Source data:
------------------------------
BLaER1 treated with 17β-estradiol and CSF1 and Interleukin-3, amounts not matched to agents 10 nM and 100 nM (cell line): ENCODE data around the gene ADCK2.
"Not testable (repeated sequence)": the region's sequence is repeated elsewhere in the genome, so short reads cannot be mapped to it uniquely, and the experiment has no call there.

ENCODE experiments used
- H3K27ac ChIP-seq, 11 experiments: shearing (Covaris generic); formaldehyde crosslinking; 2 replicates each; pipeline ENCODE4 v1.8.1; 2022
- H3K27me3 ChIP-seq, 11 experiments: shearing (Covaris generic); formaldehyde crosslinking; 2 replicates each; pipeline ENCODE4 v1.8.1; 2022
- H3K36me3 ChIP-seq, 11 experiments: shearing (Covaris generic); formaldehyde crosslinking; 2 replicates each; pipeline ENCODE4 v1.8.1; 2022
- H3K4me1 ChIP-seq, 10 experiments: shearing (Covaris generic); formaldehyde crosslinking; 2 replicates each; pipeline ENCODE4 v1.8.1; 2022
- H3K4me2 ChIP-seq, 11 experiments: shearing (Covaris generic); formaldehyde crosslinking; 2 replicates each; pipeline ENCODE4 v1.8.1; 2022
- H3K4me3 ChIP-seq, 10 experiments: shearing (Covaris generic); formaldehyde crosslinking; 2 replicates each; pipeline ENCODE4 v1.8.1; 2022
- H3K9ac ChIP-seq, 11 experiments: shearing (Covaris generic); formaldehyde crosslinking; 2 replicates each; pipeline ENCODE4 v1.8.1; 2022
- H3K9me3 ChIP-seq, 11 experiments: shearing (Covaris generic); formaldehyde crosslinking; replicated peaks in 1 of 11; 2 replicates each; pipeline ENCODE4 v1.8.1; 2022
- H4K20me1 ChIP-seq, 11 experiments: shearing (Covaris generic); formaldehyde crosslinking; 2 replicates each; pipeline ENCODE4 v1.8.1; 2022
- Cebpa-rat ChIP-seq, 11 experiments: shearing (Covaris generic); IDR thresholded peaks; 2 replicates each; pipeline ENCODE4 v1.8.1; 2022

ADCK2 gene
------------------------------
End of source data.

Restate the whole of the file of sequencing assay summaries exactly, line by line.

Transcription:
BLaER1 treated with 17β-estradiol and CSF1 and Interleukin-3, amounts not matched to agents 10 nM and 100 nM (cell line): ENCODE data around the gene ADCK2.
"Not testable (repeated sequence)": the region's sequence is repeated elsewhere in the genome, so short reads cannot be mapped to it uniquely, and the experiment has no call there.

ENCODE experiments used
- H3K27ac ChIP-seq, 11 experiments: shearing (Covaris generic); formaldehyde crosslinking; 2 replicates each; pipeline ENCODE4 v1.8.1; 2022
- H3K27me3 ChIP-seq, 11 experiments: shearing (Covaris generic); formaldehyde crosslinking; 2 replicates each; pipeline ENCODE4 v1.8.1; 2022
- H3K36me3 ChIP-seq, 11 experiments: shearing (Covaris generic); formaldehyde crosslinking; 2 replicates each; pipeline ENCODE4 v1.8.1; 2022
- H3K4me1 ChIP-seq, 10 experiments: shearing (Covaris generic); formaldehyde crosslinking; 2 replicates each; pipeline ENCODE4 v1.8.1; 2022
- H3K4me2 ChIP-seq, 11 experiments: shearing (Covaris generic); formaldehyde crosslinking; 2 replicates each; pipeline ENCODE4 v1.8.1; 2022
- H3K4me3 ChIP-seq, 10 experiments: shearing (Covaris generic); formaldehyde crosslinking; 2 replicates each; pipeline ENCODE4 v1.8.1; 2022
- H3K9ac ChIP-seq, 11 experiments: shearing (Covaris generic); formaldehyde crosslinking; 2 replicates each; pipeline ENCODE4 v1.8.1; 2022
- H3K9me3 ChIP-seq, 11 experiments: shearing (Covaris generic); formaldehyde crosslinking; replicated peaks in 1 of 11; 2 replicates each; pipeline ENCODE4 v1.8.1; 2022
- H4K20me1 ChIP-seq, 11 experiments: shearing (Covaris generic); formaldehyde crosslinking; 2 replicates each; pipeline ENCODE4 v1.8.1; 2022
- Cebpa-rat ChIP-seq, 11 experiments: shearing (Covaris generic); IDR thresholded peaks; 2 replicates each; pipeline ENCODE4 v1.8.1; 2022

ADCK2 gene